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Heng-wei Cheng

Animal Sciences 

  • Research Biologist, USDA-ARS Livestock Behavior Research Unit
765.494.8022
765.496.1993
POUL Room 216A
125 S. Russell St.
West Lafayette, IN 47907-2042

Area of Expertise: Animal Behavior and Well-Being

Education: M.D., Medical School, Tongnang University; M.S., Harbin Medical University; Ph.D., Medical School, Wayne State University
Post-doctoral Training: University of Southern California

Research Program

The long-term goal of my research is to study the cellular and molecular mechanisms of stress-induced neuronal plasticity and behavioral adaptation; and to develop neuroanatomical and neurophysiological quantitative indicators of animal well-being. My current research emphasis is on 1) pain in farm animals, following various management practices, such as beak trimming gin poultry; 2) genetic selection for improving animal well-being; and 3) prenatal modification of neurotransmitter system for reducing aggression. Integrated morphological, molecular biological, pharmacological and behavioral approaches to the goal have been designed in my laboratory.

USDA-ARS Homepage

Purdue Center for Animal Welfare Science

Awards & Honors

(2004) Certificate. MWA-USDA-ARS.

(2003) Certication. MWA-USDA-ARS.

Selected Publications

Cheng, H. (2005). Behavioural changes and production performance of laying hens in furnished cages vs. conventional cages. 37th Int. Cong. of ISAE, 136.

Cheng, H. (2005). Effects of chronic stress on response to social isolation in three genetic strains of Leghorn hens. 37th Int. Cong. of ISAE, 70.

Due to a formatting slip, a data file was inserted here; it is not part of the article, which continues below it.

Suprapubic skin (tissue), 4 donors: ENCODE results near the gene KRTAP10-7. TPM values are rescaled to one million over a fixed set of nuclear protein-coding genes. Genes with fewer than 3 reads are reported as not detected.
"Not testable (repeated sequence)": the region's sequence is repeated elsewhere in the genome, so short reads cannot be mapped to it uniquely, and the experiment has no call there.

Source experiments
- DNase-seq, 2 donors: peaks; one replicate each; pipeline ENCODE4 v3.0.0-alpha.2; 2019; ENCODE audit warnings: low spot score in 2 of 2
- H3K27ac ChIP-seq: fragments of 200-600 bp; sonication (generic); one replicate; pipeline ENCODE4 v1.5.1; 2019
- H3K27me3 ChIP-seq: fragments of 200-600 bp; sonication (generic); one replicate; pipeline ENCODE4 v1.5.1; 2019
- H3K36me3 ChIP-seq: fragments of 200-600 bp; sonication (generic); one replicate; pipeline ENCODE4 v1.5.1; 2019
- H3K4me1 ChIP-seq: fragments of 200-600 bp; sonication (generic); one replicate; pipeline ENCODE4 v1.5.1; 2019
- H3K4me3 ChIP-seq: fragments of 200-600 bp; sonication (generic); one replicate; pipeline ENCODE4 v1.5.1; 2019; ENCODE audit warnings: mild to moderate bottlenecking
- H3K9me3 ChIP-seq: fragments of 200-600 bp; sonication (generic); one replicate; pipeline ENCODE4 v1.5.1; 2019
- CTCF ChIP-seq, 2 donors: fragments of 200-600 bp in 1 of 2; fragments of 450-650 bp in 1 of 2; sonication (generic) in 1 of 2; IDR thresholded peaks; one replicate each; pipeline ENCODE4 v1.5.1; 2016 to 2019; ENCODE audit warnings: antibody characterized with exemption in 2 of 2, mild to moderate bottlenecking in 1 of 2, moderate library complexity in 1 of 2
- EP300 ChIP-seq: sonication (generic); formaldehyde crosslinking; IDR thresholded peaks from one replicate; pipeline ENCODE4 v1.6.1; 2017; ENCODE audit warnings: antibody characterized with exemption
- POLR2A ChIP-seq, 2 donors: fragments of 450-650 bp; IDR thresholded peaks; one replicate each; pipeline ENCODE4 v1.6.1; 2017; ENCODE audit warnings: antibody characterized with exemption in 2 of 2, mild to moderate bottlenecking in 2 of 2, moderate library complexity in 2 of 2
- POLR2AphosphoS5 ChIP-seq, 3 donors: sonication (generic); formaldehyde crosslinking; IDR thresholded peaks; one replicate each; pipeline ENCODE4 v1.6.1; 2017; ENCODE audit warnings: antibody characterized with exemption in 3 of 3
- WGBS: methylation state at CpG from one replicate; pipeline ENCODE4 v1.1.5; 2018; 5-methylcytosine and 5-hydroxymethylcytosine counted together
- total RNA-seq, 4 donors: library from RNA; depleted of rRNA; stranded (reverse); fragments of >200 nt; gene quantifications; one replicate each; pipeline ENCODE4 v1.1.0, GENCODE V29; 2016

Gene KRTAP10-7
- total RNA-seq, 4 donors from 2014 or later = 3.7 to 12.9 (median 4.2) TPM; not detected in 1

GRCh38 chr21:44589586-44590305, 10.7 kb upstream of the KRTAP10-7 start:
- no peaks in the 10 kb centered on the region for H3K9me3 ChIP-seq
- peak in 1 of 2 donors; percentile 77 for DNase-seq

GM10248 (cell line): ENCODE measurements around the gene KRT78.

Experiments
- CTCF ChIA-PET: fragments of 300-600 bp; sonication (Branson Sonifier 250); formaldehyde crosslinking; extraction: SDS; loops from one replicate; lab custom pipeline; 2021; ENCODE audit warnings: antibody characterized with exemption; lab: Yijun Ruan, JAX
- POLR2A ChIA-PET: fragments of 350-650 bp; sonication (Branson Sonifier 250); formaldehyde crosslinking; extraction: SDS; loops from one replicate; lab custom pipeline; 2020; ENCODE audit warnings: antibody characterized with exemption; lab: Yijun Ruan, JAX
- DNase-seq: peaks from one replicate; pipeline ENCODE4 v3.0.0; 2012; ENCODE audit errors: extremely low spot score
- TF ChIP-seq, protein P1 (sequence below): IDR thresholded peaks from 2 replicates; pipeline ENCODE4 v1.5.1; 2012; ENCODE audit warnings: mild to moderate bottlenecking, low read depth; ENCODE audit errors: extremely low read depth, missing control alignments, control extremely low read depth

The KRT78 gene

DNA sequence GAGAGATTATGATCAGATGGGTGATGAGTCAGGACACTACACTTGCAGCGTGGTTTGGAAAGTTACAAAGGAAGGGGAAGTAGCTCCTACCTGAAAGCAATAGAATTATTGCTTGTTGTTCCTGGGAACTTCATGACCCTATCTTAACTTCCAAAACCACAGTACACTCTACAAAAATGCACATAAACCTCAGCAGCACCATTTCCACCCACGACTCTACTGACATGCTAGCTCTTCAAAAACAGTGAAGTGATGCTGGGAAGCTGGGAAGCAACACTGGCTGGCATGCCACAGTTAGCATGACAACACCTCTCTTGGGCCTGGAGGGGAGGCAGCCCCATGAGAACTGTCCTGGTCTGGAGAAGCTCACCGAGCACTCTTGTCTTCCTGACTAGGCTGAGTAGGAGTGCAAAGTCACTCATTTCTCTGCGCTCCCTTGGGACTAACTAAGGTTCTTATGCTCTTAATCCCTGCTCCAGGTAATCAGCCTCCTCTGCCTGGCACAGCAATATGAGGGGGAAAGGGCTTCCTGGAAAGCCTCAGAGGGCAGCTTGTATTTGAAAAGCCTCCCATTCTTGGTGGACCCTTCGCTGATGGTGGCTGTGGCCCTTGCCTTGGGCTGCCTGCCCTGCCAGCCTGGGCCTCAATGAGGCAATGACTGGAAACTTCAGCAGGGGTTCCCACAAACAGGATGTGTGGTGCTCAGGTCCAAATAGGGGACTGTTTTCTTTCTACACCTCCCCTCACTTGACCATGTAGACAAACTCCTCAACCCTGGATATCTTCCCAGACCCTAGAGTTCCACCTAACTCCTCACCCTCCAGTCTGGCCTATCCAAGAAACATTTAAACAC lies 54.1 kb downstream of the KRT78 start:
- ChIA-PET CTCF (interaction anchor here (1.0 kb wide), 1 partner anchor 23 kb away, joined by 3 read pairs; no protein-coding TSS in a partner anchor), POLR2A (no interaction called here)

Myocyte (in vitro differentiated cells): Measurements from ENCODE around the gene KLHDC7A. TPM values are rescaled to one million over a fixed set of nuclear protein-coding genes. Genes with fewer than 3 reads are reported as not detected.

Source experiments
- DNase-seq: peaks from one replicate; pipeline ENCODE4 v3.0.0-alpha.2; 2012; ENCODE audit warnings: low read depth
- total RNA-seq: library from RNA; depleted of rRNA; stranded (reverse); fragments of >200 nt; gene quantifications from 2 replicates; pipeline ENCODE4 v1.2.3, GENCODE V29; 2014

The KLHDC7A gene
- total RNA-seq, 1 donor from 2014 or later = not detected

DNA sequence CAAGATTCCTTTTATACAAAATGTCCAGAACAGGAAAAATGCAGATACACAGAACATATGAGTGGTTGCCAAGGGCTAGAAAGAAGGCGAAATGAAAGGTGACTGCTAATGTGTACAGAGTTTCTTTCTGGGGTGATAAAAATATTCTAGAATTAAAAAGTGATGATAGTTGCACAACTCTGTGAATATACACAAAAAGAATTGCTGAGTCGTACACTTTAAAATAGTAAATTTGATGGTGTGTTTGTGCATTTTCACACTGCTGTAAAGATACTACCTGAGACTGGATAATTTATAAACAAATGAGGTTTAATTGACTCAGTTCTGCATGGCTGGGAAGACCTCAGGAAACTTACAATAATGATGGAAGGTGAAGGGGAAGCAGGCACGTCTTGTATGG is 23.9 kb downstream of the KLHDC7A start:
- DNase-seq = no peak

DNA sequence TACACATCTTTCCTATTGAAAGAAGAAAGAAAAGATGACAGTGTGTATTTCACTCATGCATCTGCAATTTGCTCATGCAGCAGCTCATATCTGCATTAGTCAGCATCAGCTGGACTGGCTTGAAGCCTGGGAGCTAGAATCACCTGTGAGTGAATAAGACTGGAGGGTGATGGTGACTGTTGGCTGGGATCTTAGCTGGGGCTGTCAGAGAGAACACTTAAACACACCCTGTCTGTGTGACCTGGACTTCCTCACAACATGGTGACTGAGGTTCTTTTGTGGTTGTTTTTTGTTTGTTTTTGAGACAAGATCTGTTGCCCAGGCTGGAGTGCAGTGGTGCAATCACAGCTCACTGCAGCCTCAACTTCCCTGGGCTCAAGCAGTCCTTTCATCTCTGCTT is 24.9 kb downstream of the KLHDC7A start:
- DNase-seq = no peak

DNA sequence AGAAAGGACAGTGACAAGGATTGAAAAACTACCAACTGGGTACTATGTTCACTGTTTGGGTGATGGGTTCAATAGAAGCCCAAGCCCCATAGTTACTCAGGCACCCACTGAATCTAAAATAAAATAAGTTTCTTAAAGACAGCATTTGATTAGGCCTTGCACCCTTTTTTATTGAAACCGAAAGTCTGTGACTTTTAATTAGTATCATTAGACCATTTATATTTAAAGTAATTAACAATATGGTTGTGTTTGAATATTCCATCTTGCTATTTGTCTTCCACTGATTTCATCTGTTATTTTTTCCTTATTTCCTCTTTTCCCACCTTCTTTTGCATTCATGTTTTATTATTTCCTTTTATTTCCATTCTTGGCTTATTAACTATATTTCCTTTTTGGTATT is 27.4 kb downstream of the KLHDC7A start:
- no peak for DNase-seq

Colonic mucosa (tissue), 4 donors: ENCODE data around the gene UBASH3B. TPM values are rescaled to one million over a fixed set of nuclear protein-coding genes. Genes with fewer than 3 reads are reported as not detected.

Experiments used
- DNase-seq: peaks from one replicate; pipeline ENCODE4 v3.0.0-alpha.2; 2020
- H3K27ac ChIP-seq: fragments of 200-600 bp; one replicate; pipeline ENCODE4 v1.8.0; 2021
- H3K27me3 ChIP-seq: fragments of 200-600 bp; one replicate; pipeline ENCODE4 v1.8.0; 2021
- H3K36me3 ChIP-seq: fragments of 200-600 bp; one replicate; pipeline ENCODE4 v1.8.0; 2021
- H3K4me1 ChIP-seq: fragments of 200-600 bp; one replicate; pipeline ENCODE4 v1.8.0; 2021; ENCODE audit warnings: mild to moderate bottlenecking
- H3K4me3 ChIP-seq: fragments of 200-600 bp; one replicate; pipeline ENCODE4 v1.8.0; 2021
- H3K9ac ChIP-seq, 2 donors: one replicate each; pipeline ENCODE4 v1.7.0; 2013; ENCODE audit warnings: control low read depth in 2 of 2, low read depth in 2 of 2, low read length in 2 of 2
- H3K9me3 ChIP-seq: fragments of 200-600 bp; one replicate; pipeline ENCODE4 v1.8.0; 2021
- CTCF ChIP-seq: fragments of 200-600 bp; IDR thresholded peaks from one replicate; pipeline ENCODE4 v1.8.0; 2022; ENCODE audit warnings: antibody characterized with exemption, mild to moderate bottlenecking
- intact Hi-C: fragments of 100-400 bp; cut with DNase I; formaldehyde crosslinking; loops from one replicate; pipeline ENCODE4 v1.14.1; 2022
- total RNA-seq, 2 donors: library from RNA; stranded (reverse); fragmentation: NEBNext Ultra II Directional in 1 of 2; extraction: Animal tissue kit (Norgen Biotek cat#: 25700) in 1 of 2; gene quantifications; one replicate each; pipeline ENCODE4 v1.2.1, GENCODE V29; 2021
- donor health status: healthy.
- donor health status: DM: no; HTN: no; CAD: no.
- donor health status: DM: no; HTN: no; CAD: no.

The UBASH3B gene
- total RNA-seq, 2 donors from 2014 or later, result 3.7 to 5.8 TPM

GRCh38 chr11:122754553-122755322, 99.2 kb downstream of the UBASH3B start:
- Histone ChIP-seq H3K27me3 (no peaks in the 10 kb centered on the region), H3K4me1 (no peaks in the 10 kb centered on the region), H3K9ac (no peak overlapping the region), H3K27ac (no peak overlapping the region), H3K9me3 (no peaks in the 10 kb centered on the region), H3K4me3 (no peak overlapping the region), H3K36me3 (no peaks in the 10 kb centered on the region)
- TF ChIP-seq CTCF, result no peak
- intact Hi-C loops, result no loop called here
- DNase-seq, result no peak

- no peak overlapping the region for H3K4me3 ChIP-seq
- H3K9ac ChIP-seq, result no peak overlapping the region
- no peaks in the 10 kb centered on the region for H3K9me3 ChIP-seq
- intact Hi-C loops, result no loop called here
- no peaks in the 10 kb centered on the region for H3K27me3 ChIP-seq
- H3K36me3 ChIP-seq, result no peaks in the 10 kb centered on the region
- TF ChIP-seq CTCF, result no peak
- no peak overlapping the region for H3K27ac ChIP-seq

Cheng, H. (2005). Genetic related differences in response to chronic stress in laying hens. 37th Int. Cong. of ISAE.

Cheng, H. (2005). Poultry Welfare Issues - Beak Trimming. In Acute and chronic pain in beak trimmed chickens (pp. 31-49).

Cheng, H. (2005). Effect of colour identification marking of feathers on behaviour, social dominance and corticosterone levels in laying hens. Applied Animal Behavior.

Cheng, H. (2005). Effects of bill-trimming on the welfare of muscovy ducks. Applied Animal Behavior.

Cheng, H. (2005). Effects of bill-trimming on the welfare of ducks. Int. Cong. of ISAE, 56.

Cheng, H. (2005). Behavioral, Physiological, and Histological Indicators of hypersensitivity or Chronic Pain Following Tail-docking in Dairy Cattle. Journal of Dairy Science.

Cheng, H. (2005). Appearance Matters: Artificial marking alters aggression and stress. Nature.

Cheng, H. (2005). Differential regulation of the growth-associated proteins GAP-43 and superior cervical ganglion 10 in response to lesions of the cortex and substantia nigra in the adult rat. Neuroscience, 135, 1231-1239.